The best argument for why the Independent Counsel Act was unconstitutional was that the prosecutor was a “Principal Officer” under our Constitution — someone with virtually Cabinet-level powers — but who had not been nominated by the President and confirmed by the Senate for such a task. Virtually no one thinks Mueller is like an independent counsel in that respect. He is working under the authority of the Deputy Attorney General Rod Rosenstein. He cannot take steps without the approval of that Senate-confirmed, presidentially appointed official. Far from being a “Principal Officer,” Mueller is a true subordinate — incapable of doing anything that his boss, Rosenstein, rejects.

And who, pray tell, is Rod Rosenstein’s boss? None other than President Donald J. Trump. No fact better puts the constitutionality of the special counsel in perspective. If you or I get indicted, we don’t have the luxury of picking our prosecutor. We are stuck with whoever has the case. But in the end, the prosecutor of Donald Trump is none other than Trump’s own guy, Rod Rosenstein. Trump nominated Rosenstein to the position he holds; he is not some Obama Administration holdover. The idea that the special counsel is a runaway agent biased against Trump is thus a feverish dream concocted by those who are afraid of where the investigation is leading. And if there is any doubt about that, Rod Rosenstein himself has dispelled it. He has testified to Congress that Mueller has come back to him and asked for additional authority whenever he has sought to expand his investigation. That is why a federal judge in Washington, D.C., already rejected all of this “unconstitutional” nonsense when such arguments were made in the Paul Manafort case.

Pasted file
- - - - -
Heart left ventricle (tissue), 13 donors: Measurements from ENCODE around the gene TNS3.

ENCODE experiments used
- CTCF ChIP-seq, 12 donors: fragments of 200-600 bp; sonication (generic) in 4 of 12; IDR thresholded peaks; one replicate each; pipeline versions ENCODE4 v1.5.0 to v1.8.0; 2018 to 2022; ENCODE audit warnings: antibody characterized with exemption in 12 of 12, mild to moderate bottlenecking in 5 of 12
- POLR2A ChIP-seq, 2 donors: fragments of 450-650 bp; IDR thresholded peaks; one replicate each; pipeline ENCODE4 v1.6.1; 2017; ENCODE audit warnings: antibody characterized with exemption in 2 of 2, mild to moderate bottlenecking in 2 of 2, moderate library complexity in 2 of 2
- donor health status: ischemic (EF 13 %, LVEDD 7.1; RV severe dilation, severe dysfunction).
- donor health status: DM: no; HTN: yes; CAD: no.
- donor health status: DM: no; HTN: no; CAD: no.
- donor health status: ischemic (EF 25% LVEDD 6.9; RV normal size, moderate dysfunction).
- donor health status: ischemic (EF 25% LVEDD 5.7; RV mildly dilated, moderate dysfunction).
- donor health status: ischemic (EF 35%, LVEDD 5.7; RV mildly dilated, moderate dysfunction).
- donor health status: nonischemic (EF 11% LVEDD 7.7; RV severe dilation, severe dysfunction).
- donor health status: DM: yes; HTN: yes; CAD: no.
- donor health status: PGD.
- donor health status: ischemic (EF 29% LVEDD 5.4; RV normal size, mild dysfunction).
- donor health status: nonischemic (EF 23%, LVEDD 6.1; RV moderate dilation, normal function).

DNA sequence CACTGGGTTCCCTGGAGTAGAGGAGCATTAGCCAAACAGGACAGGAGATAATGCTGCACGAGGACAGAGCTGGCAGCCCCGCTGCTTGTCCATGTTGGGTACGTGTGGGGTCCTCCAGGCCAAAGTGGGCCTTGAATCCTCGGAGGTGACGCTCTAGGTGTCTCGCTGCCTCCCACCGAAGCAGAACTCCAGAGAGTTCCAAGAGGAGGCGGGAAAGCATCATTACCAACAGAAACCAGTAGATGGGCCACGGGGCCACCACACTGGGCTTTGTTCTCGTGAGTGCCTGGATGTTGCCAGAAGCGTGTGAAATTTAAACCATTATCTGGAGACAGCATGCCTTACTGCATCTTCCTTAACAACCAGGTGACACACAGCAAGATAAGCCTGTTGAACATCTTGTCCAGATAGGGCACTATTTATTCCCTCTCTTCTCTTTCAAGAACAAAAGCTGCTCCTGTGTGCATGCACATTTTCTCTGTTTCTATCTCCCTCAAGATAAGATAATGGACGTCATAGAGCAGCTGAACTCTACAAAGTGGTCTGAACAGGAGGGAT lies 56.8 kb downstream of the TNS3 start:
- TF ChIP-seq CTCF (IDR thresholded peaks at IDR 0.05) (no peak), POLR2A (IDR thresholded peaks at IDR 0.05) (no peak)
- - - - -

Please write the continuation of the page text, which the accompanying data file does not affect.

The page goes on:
Now, for the more legally inclined, here’s the doctrine. The Supreme Court in Morrison said that the supercharged independent counsel was not a Principal Officer based on four things: the counsel only performed limited duties; the counsel had narrow jurisdiction; the Attorney General could remove the counsel; and the counsel had limited tenure in office. Each of those four applies at least as much (and in many cases a good deal more) to the special counsel. The jurisdiction and power of the special counsel is highly circumscribed and subject to Justice Department approval. Indeed, the regulations say that “the Attorney General may request that the Special Counsel provide an explanation for any investigative or prosecutorial step, and may after review conclude that the action is so inappropriate or unwarranted under established Departmental practices that it should not be pursued.” And Rosenstein appointed Mueller under a limited mandate, “to conduct the investigation confirmed by then-FBI Director James B. Comey in testimony before the House Permanent Select Committee on Intelligence on March 20, 2017, including… any links and/or coordination between the Russian government and individuals associated with the campaign of President Donald Trump” and “any matters that arose or may arise directly from the investigation.” The special counsel’s tenure expires when the need for the investigation ends, unlike a Principal Officer. And the special counsel can be removed just as the independent counsel could be.

As with Manafort, Trump’s claim about the special counsel did not arise out of thin air. He’s not a law professor trying to gain tenure by writing a provocative and iconoclastic article. He’s a subject of a federal investigation by the special counsel, and every week makes that investigation look even more important. Trump is acting like he is fighting for his life, and grasping onto slender constitutional reeds to keep from drowning. But none of that makes the special counsel probe “unconstitutional.” And if Mueller ever did overstep his authority, Rosenstein of course could discipline or fire him. For all these reasons, Trump’s claim is, legally speaking, very weak.

Here, it’s helpful to compare what Trump has said with what a previous president to face a special prosecutor, Richard Nixon, did. As Kenneth Starr and I wrote earlier this year, Nixon, faced with the repercussions of the Saturday Night Massacre, promised not to fire special prosecutor Leon Jaworski. He even went so far as to agree to new Justice Department special prosecutor regulations (regulations that went much further than the current special counsel ones) — and those regulations expressly said that Nixon could not remove the special prosecutor without the express consent of both parties in Congress. Trump hasn’t even begun playing by Nixon rules. The lingering question is why.